Friday, June 22, 2007

Jury finds police officer not guilty
of beating homeless man

A jury found an Orlando police officer not guilty of battery in the beating of a homeless man during a trespassing arrest two years ago.

After listening to three days of testimony, it took the jury 2½ hours to find Officer Ed Michael not guilty. Michael bowed his head and sobbed openly in court as the jurors confirmed, one by one, that not guilty was his or her true verdict.

The jury obviously believed Michael's story that the trespassing suspect swung a loose handcuff at him and believed that the officer felt threatened enough by that that he had a right to level four or five forceful punches on the suspect's head to protect himself.

All the experts testified that the fair standard to judge the officer was whether he perceived a threat and whether his response was reasonable.

Read the Orlando Sentinel article here. See previous post here and check out the comment -- a statement by the Fraternal Order of Police entitled: "Jury Understands, Prosecutor Doesn't."


At 9:51 PM, Blogger John C said...

Remarkable story. I've had the chance of becoming friends with two people diagnosed with PS. Every story has two sides involving this one instance.

Local law enforcement agencies having officers patrolling areas with unsheltered people experiencing homelessness would benefit from increased immersion in CIT training than simply attending a classload of 40 or whatever hours certifies them as 'knowledgeable'. The benefit is that this training carries over in response to any violent crime call elsewhere throughout the community.

Was there an incident of too much force used in this officer apprehending and placing someone in custody who was committing an offense? Only a higher power can say. What we are left with is how better apprehension tactics can be improved for the sake and safety of officers, those whose duty it is to apprehend, and those impacted by aftermaths from these instances.

The short ditty version: Better cop training for both THEIR sake and safety as well as the safety and sake of those they are sworn to serve, protect, and at times apprehend. This situation could have easily been any call involving any other resident of the community who perceived THEY were exercising THEIR rights, freedoms, and liberties.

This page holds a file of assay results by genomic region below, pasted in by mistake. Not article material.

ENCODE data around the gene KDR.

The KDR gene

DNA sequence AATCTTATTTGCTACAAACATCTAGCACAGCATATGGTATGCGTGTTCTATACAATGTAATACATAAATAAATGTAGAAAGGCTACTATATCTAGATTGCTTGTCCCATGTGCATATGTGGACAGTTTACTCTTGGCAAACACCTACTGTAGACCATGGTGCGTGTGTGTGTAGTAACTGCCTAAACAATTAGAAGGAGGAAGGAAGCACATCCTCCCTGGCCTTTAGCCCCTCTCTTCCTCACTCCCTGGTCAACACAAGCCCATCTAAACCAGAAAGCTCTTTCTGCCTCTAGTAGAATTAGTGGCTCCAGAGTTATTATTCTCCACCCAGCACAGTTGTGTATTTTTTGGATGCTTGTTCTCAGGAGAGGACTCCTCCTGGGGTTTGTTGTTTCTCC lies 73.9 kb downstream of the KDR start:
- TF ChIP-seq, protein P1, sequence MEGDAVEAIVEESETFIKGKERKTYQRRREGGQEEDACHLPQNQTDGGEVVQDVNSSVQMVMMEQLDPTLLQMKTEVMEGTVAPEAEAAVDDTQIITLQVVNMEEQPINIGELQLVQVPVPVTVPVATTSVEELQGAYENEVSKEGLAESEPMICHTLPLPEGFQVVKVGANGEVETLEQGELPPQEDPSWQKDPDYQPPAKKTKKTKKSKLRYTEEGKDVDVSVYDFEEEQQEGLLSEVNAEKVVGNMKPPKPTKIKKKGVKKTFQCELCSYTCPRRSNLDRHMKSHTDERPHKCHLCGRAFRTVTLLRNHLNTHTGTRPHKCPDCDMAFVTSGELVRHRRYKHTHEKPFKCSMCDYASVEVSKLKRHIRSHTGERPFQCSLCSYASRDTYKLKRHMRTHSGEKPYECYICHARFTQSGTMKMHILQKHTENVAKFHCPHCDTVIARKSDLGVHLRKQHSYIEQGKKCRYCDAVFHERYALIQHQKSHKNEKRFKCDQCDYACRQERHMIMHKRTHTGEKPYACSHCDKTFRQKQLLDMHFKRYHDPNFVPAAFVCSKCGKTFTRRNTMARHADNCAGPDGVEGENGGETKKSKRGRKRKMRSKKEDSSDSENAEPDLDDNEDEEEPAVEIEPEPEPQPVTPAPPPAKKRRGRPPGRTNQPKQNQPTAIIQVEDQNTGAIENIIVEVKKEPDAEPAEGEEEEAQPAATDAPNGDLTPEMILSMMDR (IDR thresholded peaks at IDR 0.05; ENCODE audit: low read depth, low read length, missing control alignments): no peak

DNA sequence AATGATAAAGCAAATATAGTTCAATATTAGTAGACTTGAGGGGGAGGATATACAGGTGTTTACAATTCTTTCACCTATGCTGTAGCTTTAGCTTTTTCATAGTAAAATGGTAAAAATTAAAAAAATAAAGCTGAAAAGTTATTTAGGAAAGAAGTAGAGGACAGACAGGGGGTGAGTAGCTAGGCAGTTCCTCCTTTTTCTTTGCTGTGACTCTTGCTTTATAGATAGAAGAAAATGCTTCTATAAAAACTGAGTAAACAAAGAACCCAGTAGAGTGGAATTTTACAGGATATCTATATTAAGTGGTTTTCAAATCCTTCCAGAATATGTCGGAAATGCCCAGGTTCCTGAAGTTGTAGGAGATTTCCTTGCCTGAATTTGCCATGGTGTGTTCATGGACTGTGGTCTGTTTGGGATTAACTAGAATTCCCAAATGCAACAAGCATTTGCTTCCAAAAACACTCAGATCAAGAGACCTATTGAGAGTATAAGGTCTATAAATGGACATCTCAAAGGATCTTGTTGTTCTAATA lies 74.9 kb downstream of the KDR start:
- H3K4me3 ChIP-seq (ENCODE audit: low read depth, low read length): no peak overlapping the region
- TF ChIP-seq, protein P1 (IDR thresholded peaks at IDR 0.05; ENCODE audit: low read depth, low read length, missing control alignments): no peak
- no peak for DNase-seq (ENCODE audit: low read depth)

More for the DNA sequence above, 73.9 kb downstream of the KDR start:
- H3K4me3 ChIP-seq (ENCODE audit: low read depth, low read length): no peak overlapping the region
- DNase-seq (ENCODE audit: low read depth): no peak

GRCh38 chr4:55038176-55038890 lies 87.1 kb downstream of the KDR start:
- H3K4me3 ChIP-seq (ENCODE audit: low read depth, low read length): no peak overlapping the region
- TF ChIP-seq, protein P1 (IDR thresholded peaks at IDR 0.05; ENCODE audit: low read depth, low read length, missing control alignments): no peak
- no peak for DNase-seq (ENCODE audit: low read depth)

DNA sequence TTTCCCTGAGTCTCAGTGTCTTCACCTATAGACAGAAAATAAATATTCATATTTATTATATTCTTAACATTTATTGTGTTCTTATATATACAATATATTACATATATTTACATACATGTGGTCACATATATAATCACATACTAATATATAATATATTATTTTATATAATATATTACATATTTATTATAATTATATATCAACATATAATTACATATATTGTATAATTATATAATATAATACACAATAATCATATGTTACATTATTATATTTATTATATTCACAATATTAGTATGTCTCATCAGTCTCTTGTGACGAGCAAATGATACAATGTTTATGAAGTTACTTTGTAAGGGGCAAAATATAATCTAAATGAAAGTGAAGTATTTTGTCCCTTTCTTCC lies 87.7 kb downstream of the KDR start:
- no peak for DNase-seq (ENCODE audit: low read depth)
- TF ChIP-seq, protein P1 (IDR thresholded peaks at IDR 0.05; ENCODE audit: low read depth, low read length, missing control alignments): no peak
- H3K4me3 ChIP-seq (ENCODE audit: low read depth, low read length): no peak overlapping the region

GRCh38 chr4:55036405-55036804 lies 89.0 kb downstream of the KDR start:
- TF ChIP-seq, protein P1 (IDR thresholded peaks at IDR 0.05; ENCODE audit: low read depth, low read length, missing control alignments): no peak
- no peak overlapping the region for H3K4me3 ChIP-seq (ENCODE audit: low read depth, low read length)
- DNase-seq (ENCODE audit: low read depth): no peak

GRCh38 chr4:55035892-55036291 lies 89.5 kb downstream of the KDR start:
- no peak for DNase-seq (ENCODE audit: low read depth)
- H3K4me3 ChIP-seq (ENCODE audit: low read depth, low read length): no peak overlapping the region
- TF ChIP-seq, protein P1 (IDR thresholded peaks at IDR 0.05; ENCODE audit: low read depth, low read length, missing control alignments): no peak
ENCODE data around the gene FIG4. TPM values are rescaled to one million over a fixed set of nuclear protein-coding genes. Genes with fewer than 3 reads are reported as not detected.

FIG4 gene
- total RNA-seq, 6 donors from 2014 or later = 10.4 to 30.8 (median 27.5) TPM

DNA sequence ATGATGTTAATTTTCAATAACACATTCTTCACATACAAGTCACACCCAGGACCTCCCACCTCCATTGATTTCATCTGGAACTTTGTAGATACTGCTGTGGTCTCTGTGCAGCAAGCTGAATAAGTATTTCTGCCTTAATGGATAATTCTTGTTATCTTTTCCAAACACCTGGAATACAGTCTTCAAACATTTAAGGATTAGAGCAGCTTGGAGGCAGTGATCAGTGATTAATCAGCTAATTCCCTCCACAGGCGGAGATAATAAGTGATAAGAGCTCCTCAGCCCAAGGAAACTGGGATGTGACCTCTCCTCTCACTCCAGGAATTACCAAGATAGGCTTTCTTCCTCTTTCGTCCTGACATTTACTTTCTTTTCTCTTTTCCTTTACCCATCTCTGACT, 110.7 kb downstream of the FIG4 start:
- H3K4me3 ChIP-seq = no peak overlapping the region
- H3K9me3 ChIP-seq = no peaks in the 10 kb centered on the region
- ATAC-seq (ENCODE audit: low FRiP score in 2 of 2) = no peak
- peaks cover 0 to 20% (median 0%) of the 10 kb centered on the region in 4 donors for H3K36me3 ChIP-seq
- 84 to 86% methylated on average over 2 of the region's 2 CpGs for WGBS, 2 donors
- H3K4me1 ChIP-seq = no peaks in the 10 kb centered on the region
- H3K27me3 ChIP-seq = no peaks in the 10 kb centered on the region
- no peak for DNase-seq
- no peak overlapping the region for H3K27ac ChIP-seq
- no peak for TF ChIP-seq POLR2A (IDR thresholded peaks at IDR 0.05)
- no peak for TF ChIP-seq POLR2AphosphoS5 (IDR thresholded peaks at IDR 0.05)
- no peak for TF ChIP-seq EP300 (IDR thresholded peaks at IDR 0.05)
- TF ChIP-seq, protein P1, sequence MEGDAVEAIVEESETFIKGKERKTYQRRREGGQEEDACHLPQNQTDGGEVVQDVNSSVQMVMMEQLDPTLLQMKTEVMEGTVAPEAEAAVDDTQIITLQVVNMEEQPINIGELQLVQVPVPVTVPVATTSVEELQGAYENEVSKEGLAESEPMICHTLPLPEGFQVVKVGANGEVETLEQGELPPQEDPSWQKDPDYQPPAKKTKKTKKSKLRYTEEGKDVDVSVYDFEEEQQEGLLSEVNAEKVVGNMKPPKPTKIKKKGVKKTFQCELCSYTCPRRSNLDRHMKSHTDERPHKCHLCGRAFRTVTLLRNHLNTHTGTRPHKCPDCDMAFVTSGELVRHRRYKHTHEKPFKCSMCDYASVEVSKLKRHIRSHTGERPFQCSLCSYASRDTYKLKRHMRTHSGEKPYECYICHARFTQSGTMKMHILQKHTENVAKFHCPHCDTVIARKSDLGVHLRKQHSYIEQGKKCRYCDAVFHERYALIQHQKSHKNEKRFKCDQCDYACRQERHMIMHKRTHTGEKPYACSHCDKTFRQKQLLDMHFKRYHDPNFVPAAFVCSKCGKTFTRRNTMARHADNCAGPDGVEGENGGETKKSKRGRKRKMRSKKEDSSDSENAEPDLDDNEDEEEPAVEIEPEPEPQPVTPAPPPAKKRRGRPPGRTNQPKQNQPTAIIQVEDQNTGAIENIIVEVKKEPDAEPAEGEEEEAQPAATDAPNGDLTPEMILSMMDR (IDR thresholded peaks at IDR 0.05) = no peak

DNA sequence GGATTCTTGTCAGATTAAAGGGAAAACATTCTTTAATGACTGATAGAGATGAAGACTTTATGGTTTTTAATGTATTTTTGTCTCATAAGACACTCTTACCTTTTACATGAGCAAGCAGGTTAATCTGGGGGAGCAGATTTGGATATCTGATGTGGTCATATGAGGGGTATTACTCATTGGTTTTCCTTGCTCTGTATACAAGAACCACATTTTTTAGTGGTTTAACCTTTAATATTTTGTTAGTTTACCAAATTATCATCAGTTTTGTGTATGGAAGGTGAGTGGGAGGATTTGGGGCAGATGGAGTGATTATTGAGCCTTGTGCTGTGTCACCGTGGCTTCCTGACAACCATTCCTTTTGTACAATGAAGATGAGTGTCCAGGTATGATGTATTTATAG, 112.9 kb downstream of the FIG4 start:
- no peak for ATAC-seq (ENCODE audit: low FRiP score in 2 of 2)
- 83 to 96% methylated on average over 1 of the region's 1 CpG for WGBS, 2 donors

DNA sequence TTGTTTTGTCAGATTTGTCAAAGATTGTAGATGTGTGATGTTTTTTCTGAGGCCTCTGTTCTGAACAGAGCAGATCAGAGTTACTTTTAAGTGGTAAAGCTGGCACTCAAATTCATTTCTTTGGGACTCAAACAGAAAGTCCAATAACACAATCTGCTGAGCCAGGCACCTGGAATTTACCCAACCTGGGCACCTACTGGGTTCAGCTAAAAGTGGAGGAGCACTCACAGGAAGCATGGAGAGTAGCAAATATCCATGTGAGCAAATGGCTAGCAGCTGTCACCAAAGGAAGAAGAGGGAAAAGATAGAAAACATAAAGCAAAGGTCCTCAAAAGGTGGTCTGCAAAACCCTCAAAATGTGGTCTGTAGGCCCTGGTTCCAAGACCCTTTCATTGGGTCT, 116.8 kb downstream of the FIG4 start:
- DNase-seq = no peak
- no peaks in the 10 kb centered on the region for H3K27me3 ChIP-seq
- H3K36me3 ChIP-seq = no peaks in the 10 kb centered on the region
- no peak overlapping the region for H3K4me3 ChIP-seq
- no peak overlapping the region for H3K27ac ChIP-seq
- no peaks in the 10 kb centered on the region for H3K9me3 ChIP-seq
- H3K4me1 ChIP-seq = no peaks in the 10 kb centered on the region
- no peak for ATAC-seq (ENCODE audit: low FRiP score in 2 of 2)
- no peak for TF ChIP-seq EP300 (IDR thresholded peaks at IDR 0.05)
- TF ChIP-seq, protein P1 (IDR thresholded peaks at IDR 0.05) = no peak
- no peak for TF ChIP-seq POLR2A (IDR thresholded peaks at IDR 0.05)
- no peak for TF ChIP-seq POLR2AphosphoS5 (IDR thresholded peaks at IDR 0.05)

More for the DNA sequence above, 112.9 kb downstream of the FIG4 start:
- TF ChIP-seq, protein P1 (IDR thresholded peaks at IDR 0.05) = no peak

I feel for both parties and their families in what they've had to go through almost the last two years.

At 11:01 AM, Anonymous Anonymous said...


You infer this is the norm for homeless persons in Orlando who encounter the police. You also infer that police officers are not trained or trained inadequately. Your inferences are not correct. In fact, it was learned that Mr. Goff (the homeless person) was mentally ill. The police were sent to a church to remove him after the pastor gave him food and became scared of him. It all went down hill from there. I don't think any additional CIT training would have helped in this situation. The homeless person was in an irrational state of mind. I was in court for the trial so I could say I heard testimony first hand.

The entire scenario is unfortunate. Both for Mr. Goff and for Officer Michael. Even more so for the community. Now, it appears the police are at odds with the state attorney's office because of this.

After hearing what I heard, I have to agree with the Fraternal Order of Police in that this was an over zealous prosecutor.

At 10:33 AM, Blogger Jacqueline Dowd said...

The part I'm still having trouble with is that this guy was beaten so badly that he sustained permanent brain damage.


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